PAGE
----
The concept of **static balance**more precisely static mechanical equilibrium, is used in physics to describe a **stationary state** in which the relative position of the components of a system does not change with time. It doesn't mean they don't move, they can, what doesn't change is the relative position between the components.

In other words, in the state of static equilibrium **the system is at rest or its center of mass moves at a constant speed**.

This concept is implicit in the Law of Inertia, the first of Newton's three laws:

Every body perseveres in its state of rest or uniform and rectilinear motion unless compelled to change its state by forces impressed upon it.

The most common definition of static equilibrium uses the net force: An object is in static equilibrium when the **sum of the forces acting on it** (net or resultant force) **is equal to zero**. Both translational and torsional forces are taken into account and therefore an object is in static equilibrium if it is **in translational equilibrium and in rotational equilibrium**.

Another broader definition defines the state of static equilibrium as that state of an object whose position in space has a gradient of potential energy equal to zero. In this definition the object can move at a constant speed and implies that, although in our observation frame it may not seem so, it is always possible to find a reference frame with respect to which the object is stationary.

## Driving Forces and the State of Balance

As defined, static equilibrium implies that the resultant of the forces acting on the object is zero, the forces continue to act but there is equilibrium. To understand how forces can act on an object but remain in a state of equilibrium, it is necessary to understand what a driving force is and how it acts.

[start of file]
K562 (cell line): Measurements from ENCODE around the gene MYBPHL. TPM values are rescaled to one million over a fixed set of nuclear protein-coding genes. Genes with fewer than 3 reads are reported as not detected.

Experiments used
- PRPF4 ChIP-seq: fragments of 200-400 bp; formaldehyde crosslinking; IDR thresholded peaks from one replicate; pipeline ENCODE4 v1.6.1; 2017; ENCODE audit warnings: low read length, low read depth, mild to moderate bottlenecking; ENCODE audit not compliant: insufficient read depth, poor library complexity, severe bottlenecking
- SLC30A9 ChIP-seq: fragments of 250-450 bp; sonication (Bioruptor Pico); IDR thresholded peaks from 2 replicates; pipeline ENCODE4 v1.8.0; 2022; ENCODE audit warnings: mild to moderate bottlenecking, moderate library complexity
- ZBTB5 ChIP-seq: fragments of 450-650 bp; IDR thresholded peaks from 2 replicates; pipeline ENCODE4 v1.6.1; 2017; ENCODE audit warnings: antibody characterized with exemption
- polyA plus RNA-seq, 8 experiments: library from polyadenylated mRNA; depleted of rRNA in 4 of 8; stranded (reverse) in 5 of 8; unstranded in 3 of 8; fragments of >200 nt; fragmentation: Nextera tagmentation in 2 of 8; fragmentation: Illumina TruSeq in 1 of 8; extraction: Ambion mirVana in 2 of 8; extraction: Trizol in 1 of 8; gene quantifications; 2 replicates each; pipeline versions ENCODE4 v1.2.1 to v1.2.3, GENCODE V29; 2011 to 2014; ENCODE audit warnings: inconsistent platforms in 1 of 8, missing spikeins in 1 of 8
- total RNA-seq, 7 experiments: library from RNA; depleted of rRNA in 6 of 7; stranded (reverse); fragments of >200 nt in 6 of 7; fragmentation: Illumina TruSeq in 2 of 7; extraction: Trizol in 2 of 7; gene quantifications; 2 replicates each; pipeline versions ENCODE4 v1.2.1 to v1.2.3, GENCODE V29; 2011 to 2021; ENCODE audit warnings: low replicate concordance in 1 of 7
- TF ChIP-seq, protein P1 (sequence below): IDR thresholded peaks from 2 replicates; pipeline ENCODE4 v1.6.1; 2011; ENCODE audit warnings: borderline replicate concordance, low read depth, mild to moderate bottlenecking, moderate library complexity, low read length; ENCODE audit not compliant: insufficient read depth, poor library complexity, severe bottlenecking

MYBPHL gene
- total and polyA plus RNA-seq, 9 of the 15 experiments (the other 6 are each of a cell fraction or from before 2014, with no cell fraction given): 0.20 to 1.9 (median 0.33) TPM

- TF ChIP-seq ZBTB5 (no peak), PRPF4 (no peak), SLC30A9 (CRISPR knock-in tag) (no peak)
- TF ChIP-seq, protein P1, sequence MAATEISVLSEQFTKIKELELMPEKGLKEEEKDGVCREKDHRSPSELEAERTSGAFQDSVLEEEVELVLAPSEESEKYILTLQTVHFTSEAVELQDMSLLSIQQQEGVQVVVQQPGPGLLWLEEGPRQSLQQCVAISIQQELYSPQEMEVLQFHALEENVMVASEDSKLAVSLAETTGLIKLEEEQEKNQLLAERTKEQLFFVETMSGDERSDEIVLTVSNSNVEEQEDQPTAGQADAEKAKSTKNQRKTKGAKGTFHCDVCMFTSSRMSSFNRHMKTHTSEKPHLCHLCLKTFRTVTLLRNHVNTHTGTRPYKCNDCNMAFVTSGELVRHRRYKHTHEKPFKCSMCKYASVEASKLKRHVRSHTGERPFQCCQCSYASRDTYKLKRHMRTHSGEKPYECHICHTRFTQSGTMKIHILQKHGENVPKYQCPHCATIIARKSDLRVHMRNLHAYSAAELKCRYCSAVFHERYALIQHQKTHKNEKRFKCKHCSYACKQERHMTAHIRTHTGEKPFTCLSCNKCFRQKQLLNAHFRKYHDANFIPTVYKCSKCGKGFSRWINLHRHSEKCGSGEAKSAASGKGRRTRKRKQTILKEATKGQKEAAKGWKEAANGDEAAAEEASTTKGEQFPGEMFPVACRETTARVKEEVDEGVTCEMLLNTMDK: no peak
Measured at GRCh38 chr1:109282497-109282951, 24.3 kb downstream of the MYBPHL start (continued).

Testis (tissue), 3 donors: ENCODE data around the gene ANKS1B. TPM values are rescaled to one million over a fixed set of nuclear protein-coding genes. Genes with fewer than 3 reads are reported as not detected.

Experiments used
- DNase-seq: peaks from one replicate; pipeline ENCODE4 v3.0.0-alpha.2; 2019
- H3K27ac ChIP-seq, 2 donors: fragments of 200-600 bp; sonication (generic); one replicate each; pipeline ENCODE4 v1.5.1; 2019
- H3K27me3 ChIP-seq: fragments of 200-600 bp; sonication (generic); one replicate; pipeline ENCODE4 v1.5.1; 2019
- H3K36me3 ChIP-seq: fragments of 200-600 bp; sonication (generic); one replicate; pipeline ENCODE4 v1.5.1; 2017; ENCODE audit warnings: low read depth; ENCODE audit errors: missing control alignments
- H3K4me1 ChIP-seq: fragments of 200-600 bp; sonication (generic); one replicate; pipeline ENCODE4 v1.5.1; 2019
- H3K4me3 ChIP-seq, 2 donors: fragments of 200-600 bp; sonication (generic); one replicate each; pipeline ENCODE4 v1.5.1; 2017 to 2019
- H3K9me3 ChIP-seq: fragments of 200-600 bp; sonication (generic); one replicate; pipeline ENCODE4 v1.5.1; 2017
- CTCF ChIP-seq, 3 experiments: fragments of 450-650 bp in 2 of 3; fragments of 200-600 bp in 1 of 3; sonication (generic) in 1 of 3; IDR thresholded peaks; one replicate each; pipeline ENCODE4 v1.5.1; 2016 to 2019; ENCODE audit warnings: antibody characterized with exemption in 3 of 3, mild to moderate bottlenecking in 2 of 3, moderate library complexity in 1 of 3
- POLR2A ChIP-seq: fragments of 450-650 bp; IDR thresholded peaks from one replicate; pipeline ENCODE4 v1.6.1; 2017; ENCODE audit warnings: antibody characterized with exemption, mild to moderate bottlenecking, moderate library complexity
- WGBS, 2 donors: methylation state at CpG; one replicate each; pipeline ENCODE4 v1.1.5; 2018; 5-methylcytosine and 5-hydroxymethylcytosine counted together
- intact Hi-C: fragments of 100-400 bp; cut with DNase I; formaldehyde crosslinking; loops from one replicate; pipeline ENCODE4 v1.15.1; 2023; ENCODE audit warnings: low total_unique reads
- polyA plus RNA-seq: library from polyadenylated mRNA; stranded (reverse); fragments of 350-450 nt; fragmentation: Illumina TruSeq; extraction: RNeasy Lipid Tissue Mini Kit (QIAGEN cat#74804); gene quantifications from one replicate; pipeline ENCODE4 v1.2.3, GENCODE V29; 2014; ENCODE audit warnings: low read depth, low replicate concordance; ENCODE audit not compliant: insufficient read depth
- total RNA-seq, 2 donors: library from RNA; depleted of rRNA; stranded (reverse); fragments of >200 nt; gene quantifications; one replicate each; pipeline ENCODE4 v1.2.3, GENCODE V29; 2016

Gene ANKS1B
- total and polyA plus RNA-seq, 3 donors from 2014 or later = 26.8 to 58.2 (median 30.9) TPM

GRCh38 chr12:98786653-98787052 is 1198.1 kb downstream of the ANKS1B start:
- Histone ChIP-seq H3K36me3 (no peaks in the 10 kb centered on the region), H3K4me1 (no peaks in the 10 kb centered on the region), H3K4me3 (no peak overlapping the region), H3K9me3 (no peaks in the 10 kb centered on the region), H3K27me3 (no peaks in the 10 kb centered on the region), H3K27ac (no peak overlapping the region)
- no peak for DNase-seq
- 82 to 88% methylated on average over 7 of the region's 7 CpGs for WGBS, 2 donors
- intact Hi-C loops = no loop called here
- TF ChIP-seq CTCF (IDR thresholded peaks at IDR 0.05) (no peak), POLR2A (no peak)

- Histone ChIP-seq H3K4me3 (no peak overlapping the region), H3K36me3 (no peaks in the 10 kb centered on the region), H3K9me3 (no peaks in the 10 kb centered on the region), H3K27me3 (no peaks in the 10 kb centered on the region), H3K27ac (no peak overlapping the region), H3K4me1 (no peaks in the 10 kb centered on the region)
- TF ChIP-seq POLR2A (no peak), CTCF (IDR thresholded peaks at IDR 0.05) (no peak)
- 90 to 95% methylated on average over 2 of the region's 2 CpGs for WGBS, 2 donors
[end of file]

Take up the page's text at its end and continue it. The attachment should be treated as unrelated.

The effect on the movement, according to Newton's Second Law or Fundamental Law of Dynamics, is proportional to the magnitude of the force and occurs in the straight line in which the force is exerted. Namely, **driving forces are vector forces that are defined by a direction and a magnitude**. When multiple forces are applied to an object, the net force is equal to the vector sum of all the forces, that is, the net force is equal to the resultant vector. **If the net force is of zero magnitude, then the object is in static equilibrium.**.

In mathematical expression, the net force, as stated by Newton in his second Law, is:

Where *F* is the force, *m* is the mass, *v* is the speed and *you* It's the time. In words, the net force is equal to the momentum differential (m×v) in a given time interval. Then, **the object will be in a state of equilibrium if the momentum becomes zero** during that time interval.

If the mass of the object remains constant, the above equation can be expressed as the product of the mass times the acceleration experienced by the object:

Where *F* is the net force, *m* is the mass, which remains constant, and *a* is the acceleration. Since F is zero if the object is in static equilibrium, it can be said that **An object of constant mass is in equilibrium when the sum of the forces acting on it produces zero acceleration.**.

If you read the previous paragraphs carefully, static equilibrium does not necessarily imply that the object does not move. If an object in a vacuum is given a small push, it will begin to move and will remain in motion forever and at a constant speed since there is no force slowing it down or accelerating it (for example, a car moving down the street). a road is slowed down by gravity and friction.). Therefore, the object can move and be in static equilibrium at the same time as long as the resultant force acting on it is zero, which fulfills the Law of Inertia.

### Torsion forces

So far we have talked about translational forces acting on the object. But in addition to translational equilibrium, the state of static equilibrium requires rotational equilibrium. Rotational equilibrium is reached when all torsional forces cancel and their resultant is zero.